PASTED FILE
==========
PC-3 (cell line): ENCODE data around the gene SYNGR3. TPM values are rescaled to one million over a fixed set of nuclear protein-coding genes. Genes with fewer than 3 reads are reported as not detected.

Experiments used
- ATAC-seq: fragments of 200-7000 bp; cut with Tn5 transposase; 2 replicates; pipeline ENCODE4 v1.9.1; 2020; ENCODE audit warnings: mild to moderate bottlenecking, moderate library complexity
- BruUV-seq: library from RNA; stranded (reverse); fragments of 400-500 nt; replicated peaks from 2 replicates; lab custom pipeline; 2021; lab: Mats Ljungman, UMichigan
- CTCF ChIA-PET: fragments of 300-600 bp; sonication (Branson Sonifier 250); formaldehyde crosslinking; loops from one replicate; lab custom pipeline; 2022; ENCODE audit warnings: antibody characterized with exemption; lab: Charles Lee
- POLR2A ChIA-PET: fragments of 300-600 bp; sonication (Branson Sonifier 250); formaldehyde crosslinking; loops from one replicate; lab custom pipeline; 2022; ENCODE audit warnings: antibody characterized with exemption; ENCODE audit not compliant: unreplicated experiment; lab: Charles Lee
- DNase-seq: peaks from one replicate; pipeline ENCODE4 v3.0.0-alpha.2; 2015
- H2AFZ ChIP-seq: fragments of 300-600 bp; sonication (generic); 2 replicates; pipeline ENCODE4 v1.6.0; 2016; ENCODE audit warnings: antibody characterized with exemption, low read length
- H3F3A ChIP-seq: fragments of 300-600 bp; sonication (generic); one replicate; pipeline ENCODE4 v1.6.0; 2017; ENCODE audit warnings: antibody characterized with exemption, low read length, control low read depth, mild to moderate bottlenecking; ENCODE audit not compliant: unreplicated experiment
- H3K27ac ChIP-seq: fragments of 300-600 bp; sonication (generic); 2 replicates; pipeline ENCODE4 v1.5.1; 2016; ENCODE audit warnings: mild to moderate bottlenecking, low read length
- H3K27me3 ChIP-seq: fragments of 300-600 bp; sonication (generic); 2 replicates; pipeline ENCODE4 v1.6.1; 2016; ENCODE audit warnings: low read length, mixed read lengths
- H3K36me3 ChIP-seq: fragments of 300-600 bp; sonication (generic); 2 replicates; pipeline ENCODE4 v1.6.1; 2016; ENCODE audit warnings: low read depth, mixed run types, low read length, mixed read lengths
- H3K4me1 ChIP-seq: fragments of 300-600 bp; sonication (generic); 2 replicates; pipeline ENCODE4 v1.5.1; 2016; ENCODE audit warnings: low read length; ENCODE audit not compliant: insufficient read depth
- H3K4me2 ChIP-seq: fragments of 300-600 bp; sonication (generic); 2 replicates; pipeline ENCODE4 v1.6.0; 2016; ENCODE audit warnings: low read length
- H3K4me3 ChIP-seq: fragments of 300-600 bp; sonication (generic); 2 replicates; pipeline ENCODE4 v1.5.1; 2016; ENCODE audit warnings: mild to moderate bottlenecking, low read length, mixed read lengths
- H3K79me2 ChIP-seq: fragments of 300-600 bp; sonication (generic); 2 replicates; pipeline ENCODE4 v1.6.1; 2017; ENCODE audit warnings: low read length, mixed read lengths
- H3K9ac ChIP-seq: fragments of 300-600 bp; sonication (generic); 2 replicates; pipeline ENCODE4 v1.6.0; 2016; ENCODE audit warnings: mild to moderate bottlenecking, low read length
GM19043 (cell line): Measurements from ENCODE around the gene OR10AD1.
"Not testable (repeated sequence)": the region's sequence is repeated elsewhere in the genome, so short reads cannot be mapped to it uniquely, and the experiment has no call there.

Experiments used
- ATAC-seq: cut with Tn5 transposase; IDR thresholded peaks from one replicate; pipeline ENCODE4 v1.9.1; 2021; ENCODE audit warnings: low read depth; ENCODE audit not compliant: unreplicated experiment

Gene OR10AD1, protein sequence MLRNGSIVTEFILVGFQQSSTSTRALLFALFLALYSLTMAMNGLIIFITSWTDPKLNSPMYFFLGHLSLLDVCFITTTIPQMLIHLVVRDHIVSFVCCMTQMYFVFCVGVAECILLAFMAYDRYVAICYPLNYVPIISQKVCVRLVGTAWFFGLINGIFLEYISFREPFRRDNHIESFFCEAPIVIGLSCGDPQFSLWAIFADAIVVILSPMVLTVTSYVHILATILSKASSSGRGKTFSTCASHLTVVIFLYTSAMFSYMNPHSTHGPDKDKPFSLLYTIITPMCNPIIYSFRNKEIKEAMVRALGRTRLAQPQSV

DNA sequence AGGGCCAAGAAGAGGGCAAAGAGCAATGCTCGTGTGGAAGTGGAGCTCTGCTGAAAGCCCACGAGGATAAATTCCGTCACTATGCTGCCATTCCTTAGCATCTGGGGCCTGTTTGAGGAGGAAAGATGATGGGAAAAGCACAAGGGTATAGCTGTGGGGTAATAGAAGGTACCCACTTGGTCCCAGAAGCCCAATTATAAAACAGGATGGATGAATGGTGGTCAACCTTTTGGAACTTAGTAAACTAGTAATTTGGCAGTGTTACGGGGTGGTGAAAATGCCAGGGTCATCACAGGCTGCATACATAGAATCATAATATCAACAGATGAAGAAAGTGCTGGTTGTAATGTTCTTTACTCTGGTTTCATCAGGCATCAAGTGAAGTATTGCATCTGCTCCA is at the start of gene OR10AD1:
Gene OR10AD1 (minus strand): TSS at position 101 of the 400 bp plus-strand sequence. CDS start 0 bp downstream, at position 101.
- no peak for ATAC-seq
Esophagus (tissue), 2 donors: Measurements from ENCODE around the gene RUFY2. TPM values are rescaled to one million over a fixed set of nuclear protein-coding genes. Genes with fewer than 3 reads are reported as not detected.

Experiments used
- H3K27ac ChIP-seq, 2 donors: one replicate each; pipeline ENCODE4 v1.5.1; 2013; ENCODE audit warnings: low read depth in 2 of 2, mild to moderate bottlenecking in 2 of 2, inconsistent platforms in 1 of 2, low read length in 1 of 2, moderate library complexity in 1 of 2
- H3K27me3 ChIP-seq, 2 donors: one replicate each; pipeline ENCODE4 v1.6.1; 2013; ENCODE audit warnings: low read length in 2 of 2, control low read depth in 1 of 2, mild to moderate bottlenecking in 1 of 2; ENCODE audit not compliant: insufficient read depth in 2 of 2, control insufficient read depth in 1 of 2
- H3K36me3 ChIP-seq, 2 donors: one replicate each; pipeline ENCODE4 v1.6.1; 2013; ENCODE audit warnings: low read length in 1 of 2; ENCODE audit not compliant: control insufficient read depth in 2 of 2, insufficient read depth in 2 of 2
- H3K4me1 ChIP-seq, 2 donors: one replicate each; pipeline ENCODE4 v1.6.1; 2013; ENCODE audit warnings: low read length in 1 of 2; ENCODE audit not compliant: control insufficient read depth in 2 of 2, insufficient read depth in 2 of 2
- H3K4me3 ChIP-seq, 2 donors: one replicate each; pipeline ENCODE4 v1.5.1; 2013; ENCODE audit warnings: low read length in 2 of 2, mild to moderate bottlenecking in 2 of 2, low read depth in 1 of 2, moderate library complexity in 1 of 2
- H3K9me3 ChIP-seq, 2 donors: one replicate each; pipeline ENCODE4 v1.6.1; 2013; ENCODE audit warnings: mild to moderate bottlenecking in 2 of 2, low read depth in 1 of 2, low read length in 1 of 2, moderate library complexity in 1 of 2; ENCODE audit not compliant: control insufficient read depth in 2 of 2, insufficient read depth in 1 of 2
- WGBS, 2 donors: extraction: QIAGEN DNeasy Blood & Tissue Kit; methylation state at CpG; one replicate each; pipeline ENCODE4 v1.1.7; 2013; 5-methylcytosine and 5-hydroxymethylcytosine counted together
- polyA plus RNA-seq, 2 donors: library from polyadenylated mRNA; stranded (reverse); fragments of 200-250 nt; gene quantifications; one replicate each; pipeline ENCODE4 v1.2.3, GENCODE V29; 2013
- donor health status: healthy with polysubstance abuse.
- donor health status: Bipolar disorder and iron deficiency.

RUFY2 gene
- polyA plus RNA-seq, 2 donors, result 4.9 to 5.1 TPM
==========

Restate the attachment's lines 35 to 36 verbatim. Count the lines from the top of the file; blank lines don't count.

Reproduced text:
- polyA plus RNA-seq, 2 donors: library from polyadenylated mRNA; stranded (reverse); fragments of 200-250 nt; gene quantifications; one replicate each; pipeline ENCODE4 v1.2.3, GENCODE V29; 2013
- donor health status: healthy with polysubstance abuse.